The Latest

The State of Hip Hop (Series Intro)

20130616-161743.jpg

For a while now I have watched, discussed, chronicled, and blogged about Hip Hop. As an eighties baby, Hip Hop and I have grown up together and, therefore, it is a part of my life and influenced a lot of who I am. But the bigger reason that I write about Hip Hop is because Hip Hop is a culture: a sub-culture of American culture.

All sub-cultures are microcosms of the larger culture in which they exist. So I use Hip Hop as a barometer for American culture. If want to know the truth about a culture, look at the sub-cultures. They are the hardest hit by major cultural changes. They are the first to feel the shift in the winds when change comes…and a change is coming.

In this blog series, I endeavor to document the evolution of Hip Hop and discuss what those changes signify about American culture and Black culture. Hip Hop music is (and always has been) so much more than just music. Let’s talk about it.

[youtube=http://youtu.be/xRjA_7qgP_U]

I’m not sayin’; I’m just sayin’,

An Angry Black Man

9 Comments on The State of Hip Hop (Series Intro)

  1. I agree that there is a profound influence of language on thought and the current state of things. I think KRS is really touching on the rhetoric in music – how the language in music can change your perception and in turn change your reality by manipulation – manipulation with words. Knowledge of words is obtained through context or experience and these words can elicit similar emotions in people who obtained knowledge of these words from similar context and experiences which in turn elicit similar responses. Simply put, words can control masses, and this is demonstrated through hip-hop music. Repetition is also important for it can affect your subconscious mind which in turn affects your actions. This too is common in current mainstream hip hop. I agree hip hop music is way more than just music.

    • Wow. That’s wassup. Thanks for reading and the extremely intelligent response.

      Just as you said the manipulation of language (a post I’m working on) is powerful. Those who use language in any degree but especially rappers, lyricists, mc’s, singers, and writers have to recognize this power and not use it haphazardly. By the same token the general public should always be aware of power of language and analyze the language out before them. It is the only way to uncover that which is edifying and that which is destructive.

      • I think many have recognized how powerful the manipulation of language is and choose to use it haphazardly for the accumulation of wealth. Many are willing to dismiss morality for money. And, as you said, the majority is nescient of what’s occurring and this needs to change.

        • Yo did you use the word nescient?? Your mind is beautiful!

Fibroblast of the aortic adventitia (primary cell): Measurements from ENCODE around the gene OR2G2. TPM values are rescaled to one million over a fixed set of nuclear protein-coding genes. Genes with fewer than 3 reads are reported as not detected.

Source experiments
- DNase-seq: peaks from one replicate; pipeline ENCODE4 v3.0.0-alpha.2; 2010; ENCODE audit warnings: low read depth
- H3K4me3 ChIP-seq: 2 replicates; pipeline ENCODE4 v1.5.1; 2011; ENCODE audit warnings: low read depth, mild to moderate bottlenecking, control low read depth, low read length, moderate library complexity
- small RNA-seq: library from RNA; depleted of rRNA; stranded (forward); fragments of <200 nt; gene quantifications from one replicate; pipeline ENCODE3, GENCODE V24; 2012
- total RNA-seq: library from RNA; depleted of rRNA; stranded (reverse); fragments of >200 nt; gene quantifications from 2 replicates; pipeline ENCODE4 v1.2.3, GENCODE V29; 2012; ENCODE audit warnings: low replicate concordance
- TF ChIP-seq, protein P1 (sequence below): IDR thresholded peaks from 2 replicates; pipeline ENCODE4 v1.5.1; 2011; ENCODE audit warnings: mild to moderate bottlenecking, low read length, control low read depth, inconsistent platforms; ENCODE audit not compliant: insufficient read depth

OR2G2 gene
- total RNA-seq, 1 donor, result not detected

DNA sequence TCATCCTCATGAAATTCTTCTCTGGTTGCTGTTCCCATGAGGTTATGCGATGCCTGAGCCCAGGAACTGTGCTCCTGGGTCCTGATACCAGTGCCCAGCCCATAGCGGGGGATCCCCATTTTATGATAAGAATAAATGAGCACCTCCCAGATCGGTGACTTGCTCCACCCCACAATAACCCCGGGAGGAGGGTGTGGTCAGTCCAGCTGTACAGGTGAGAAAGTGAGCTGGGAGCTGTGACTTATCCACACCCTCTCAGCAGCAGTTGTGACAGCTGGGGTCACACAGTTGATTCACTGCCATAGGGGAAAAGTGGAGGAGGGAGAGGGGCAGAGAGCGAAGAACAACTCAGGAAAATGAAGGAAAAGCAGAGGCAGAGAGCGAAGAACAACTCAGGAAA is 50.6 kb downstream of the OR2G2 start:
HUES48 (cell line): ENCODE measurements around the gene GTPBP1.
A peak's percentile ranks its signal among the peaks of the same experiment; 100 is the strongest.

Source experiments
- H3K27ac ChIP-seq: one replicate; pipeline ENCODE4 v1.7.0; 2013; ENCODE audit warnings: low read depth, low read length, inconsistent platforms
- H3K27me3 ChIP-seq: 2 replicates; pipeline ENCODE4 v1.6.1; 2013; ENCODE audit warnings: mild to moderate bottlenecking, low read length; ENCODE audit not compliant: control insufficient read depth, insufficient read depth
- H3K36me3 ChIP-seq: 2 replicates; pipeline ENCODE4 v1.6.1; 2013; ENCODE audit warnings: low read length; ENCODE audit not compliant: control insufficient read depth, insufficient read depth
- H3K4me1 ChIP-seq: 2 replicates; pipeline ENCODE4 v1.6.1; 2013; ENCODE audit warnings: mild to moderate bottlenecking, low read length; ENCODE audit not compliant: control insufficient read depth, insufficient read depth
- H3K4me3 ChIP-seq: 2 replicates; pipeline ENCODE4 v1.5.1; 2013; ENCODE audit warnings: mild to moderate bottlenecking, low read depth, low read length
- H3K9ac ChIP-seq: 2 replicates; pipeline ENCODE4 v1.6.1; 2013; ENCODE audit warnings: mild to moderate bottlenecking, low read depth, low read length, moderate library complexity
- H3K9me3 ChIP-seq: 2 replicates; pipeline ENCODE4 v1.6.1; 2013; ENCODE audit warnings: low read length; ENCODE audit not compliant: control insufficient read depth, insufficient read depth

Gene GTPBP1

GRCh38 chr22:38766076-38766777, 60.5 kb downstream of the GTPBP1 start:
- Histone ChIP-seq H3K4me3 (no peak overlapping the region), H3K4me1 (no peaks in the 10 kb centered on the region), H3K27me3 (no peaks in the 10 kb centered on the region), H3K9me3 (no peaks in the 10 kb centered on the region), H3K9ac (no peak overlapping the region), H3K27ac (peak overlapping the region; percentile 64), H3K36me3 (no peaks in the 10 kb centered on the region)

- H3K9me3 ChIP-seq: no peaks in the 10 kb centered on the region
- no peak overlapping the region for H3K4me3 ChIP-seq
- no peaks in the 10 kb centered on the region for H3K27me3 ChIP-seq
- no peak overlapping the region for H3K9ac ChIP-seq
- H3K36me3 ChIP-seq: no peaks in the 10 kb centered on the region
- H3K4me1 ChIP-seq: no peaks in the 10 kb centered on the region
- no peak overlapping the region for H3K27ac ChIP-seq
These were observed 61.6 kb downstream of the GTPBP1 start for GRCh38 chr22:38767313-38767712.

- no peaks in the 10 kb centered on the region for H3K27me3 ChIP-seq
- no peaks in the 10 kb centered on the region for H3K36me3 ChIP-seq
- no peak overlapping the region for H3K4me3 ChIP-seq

But you are right as far as the ones who so realize the power of language. Which is why I believe, especially in the Black community, we have to teach each other and our kids this power as well as instilling in them a consciousness and measure of social responsibility. What are your thoughts about this?

  2. Thanks for sharing this. I’m looking forward to your post on the manipulation of language. 🙂

  3. Wow! I really enjoyed this blog and youtube clip…KRS is truly a genius…I am too an eighties baby, but I must say my appreciation of Hip Hop came kind of late…I am now truly yearning to know more about it, though I lived it…Is it ironic…to live in a subculture and not know it? Maybe because Hip Hop was life… “Hip Hop is a perceptional ability. It helps you to see your world, not “THE” world” , “Your vocabulary is your reality…”, “Your brain can only see reality according to words…” …Jewels everywhere…I learned today! Much Respect

  4. Reblogged this on Chronicles of Osage Dior and commented:
    “Hip Hop is a perceptional ability. It helps you see your world, not “THE” world…” KRS @NEEMA

  5. Honestly, I don’t believe that I’ve ever used the word nescient in verbal communication with anyone, only in an essay or two. But to answer your question, I agree with you. Everyone should be taught that with language you can disguise lies as truths and display covert negatives as overt positives. A prime example of the power of language would be the current obsession with “popping mollies” and “twerking”.

    We do indeed need to teach the black youth to be socially conscious and responsible. We have to teach the youth the proper morals as well as equip them with a strong backbone to uphold those morals. I think that many have accepted the state of black youth as the new normal which is unfortunate and intolerable. They need to become aware. You cannot act higher than your own conciousness; how can they act properly upon something they’re unaware of?

    Maybe it will take a powerful figure that’s able to reach a vast audience to address such issues and elicit the response that we’re looking for. Just look what Michelle Obama did with her anti-obesity campaign. Such an act may provoke an uproar initially but it would be well worth its effectiveness.

    I hope that I’m not rambling, it’s way past my bedtime.

Leave a Reply

Skip to toolbar